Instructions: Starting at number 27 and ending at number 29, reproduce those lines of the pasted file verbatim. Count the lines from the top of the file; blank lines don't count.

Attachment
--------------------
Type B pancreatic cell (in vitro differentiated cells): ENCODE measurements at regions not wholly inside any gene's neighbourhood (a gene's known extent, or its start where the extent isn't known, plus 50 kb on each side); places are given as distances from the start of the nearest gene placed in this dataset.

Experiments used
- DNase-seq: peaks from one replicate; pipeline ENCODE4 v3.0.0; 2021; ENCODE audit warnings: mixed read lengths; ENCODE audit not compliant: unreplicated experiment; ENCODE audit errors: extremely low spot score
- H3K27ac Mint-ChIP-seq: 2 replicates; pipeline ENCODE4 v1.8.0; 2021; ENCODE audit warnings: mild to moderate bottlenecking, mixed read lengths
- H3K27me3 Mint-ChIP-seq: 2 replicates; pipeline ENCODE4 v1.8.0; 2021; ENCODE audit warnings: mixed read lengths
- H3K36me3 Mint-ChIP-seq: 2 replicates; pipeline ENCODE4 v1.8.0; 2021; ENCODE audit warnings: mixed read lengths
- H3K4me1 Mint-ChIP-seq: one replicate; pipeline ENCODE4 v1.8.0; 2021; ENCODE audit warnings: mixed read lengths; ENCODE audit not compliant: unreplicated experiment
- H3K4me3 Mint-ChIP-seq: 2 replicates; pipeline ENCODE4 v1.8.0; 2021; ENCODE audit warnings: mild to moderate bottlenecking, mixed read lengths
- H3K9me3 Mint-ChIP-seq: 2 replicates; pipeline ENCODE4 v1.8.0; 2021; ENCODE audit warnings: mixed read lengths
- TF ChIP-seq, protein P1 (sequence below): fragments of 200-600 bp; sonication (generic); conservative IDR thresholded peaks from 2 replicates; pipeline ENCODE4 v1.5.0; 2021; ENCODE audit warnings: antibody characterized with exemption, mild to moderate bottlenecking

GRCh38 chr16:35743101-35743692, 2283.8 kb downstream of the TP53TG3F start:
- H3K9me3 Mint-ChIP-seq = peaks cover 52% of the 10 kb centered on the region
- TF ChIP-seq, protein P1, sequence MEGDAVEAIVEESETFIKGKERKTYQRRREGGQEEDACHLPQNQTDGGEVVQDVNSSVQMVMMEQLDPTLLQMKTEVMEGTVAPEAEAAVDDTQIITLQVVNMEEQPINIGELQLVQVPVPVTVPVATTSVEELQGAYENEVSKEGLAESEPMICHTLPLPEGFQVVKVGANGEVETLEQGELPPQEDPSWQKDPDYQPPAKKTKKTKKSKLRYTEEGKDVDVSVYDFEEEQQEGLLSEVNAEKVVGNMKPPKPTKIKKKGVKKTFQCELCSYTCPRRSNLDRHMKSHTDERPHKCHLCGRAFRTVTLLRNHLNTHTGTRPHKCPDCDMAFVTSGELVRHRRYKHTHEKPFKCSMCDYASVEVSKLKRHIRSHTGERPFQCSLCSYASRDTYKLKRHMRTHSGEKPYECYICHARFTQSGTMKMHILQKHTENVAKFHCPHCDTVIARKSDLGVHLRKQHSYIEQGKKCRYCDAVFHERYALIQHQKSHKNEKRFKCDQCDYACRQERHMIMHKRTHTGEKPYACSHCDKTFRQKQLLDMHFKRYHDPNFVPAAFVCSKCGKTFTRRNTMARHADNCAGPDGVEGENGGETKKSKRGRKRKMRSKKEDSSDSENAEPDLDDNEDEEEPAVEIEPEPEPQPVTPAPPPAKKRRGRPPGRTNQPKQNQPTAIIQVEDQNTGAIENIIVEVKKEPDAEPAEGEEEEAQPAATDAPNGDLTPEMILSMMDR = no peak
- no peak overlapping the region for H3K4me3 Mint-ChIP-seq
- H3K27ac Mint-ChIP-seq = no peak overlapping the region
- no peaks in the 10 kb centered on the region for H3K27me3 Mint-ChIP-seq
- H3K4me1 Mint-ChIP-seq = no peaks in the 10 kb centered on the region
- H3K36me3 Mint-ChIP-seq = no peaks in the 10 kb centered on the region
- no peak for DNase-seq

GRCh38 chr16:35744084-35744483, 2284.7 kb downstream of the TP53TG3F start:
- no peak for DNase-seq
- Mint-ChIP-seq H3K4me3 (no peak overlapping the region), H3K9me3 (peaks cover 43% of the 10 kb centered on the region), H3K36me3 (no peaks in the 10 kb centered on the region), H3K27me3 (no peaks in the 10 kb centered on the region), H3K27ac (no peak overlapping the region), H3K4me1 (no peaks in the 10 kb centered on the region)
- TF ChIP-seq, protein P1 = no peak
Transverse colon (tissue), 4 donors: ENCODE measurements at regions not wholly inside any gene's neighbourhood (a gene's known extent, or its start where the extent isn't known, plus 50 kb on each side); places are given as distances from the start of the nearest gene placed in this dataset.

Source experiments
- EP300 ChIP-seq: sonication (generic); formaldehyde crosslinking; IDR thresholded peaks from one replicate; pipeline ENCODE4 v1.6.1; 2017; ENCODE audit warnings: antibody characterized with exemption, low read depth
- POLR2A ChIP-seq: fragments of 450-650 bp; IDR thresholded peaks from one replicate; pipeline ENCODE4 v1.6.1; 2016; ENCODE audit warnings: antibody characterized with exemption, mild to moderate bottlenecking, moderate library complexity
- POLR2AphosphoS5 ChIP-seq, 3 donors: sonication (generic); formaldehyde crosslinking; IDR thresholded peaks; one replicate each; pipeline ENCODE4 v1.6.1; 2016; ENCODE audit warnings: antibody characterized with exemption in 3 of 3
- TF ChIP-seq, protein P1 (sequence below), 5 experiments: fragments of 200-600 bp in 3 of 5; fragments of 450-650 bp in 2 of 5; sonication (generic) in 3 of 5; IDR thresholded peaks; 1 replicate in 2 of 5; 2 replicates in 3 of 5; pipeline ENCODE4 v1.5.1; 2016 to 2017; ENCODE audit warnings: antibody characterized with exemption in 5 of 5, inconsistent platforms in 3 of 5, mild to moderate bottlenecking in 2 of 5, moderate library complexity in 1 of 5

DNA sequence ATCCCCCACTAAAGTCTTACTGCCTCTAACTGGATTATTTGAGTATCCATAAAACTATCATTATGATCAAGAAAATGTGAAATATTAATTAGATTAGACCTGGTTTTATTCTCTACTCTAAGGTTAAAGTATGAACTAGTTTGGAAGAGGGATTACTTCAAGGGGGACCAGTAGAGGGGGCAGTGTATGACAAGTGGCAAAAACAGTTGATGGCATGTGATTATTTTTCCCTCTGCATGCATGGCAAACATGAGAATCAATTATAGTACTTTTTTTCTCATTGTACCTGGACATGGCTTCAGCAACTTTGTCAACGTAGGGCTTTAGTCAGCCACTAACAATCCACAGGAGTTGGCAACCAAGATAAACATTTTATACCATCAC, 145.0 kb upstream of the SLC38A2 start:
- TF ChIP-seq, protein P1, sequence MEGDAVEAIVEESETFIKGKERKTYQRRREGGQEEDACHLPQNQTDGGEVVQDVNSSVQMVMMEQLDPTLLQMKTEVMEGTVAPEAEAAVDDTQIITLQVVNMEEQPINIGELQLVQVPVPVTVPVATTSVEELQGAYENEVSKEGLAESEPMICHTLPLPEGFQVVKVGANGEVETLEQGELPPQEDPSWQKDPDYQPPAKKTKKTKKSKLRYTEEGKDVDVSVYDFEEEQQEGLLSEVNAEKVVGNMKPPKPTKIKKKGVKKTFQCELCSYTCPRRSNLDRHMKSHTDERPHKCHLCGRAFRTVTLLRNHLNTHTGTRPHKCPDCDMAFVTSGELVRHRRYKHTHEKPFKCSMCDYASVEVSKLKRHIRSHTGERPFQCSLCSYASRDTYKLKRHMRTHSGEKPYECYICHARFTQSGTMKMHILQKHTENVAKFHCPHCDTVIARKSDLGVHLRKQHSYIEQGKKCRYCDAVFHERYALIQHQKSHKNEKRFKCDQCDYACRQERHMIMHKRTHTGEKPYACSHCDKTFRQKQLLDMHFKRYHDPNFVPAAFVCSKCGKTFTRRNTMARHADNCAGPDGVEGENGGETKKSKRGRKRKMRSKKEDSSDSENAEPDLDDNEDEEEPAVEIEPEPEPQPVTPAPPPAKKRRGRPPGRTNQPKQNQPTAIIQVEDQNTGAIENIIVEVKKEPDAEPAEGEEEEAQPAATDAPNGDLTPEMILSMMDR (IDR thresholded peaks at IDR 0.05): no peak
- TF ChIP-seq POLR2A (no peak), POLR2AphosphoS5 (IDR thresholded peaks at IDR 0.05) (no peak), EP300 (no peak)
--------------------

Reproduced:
- POLR2A ChIP-seq: fragments of 450-650 bp; IDR thresholded peaks from one replicate; pipeline ENCODE4 v1.6.1; 2016; ENCODE audit warnings: antibody characterized with exemption, mild to moderate bottlenecking, moderate library complexity
- POLR2AphosphoS5 ChIP-seq, 3 donors: sonication (generic); formaldehyde crosslinking; IDR thresholded peaks; one replicate each; pipeline ENCODE4 v1.6.1; 2016; ENCODE audit warnings: antibody characterized with exemption in 3 of 3
- TF ChIP-seq, protein P1 (sequence below), 5 experiments: fragments of 200-600 bp in 3 of 5; fragments of 450-650 bp in 2 of 5; sonication (generic) in 3 of 5; IDR thresholded peaks; 1 replicate in 2 of 5; 2 replicates in 3 of 5; pipeline ENCODE4 v1.5.1; 2016 to 2017; ENCODE audit warnings: antibody characterized with exemption in 5 of 5, inconsistent platforms in 3 of 5, mild to moderate bottlenecking in 2 of 5, moderate library complexity in 1 of 5